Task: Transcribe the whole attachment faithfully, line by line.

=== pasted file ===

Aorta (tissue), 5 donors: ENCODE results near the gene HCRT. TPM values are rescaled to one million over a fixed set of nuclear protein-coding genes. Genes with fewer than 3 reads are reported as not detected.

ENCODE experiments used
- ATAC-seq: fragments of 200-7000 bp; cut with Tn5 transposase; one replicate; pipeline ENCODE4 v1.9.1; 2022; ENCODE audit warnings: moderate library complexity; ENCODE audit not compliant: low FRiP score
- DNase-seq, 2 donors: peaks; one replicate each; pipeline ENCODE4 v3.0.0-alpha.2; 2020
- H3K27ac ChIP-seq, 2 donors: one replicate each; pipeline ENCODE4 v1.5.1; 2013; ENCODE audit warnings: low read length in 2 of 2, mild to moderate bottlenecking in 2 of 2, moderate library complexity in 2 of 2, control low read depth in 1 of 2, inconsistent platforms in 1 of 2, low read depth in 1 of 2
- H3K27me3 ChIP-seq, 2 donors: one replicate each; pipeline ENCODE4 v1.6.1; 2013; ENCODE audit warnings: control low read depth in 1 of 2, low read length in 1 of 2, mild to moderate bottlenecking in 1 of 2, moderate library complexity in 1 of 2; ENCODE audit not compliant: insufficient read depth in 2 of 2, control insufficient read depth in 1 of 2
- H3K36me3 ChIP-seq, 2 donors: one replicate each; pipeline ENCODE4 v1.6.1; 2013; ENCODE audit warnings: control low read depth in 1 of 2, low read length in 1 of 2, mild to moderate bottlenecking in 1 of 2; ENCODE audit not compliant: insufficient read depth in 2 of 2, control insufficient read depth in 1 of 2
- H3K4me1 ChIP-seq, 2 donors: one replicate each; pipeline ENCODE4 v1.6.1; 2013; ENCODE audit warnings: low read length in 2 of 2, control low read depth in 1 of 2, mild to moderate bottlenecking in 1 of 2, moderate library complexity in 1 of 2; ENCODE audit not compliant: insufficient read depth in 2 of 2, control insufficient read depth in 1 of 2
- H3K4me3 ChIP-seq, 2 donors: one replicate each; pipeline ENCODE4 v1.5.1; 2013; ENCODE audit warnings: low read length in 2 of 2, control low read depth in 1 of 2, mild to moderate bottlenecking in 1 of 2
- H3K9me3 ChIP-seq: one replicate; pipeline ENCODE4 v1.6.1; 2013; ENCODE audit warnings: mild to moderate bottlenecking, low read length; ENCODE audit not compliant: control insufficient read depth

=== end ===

Aorta (tissue), 5 donors: ENCODE results near the gene HCRT. TPM values are rescaled to one million over a fixed set of nuclear protein-coding genes. Genes with fewer than 3 reads are reported as not detected.

ENCODE experiments used
- ATAC-seq: fragments of 200-7000 bp; cut with Tn5 transposase; one replicate; pipeline ENCODE4 v1.9.1; 2022; ENCODE audit warnings: moderate library complexity; ENCODE audit not compliant: low FRiP score
- DNase-seq, 2 donors: peaks; one replicate each; pipeline ENCODE4 v3.0.0-alpha.2; 2020
- H3K27ac ChIP-seq, 2 donors: one replicate each; pipeline ENCODE4 v1.5.1; 2013; ENCODE audit warnings: low read length in 2 of 2, mild to moderate bottlenecking in 2 of 2, moderate library complexity in 2 of 2, control low read depth in 1 of 2, inconsistent platforms in 1 of 2, low read depth in 1 of 2
- H3K27me3 ChIP-seq, 2 donors: one replicate each; pipeline ENCODE4 v1.6.1; 2013; ENCODE audit warnings: control low read depth in 1 of 2, low read length in 1 of 2, mild to moderate bottlenecking in 1 of 2, moderate library complexity in 1 of 2; ENCODE audit not compliant: insufficient read depth in 2 of 2, control insufficient read depth in 1 of 2
- H3K36me3 ChIP-seq, 2 donors: one replicate each; pipeline ENCODE4 v1.6.1; 2013; ENCODE audit warnings: control low read depth in 1 of 2, low read length in 1 of 2, mild to moderate bottlenecking in 1 of 2; ENCODE audit not compliant: insufficient read depth in 2 of 2, control insufficient read depth in 1 of 2
- H3K4me1 ChIP-seq, 2 donors: one replicate each; pipeline ENCODE4 v1.6.1; 2013; ENCODE audit warnings: low read length in 2 of 2, control low read depth in 1 of 2, mild to moderate bottlenecking in 1 of 2, moderate library complexity in 1 of 2; ENCODE audit not compliant: insufficient read depth in 2 of 2, control insufficient read depth in 1 of 2
- H3K4me3 ChIP-seq, 2 donors: one replicate each; pipeline ENCODE4 v1.5.1; 2013; ENCODE audit warnings: low read length in 2 of 2, control low read depth in 1 of 2, mild to moderate bottlenecking in 1 of 2
- H3K9me3 ChIP-seq: one replicate; pipeline ENCODE4 v1.6.1; 2013; ENCODE audit warnings: mild to moderate bottlenecking, low read length; ENCODE audit not compliant: control insufficient read depth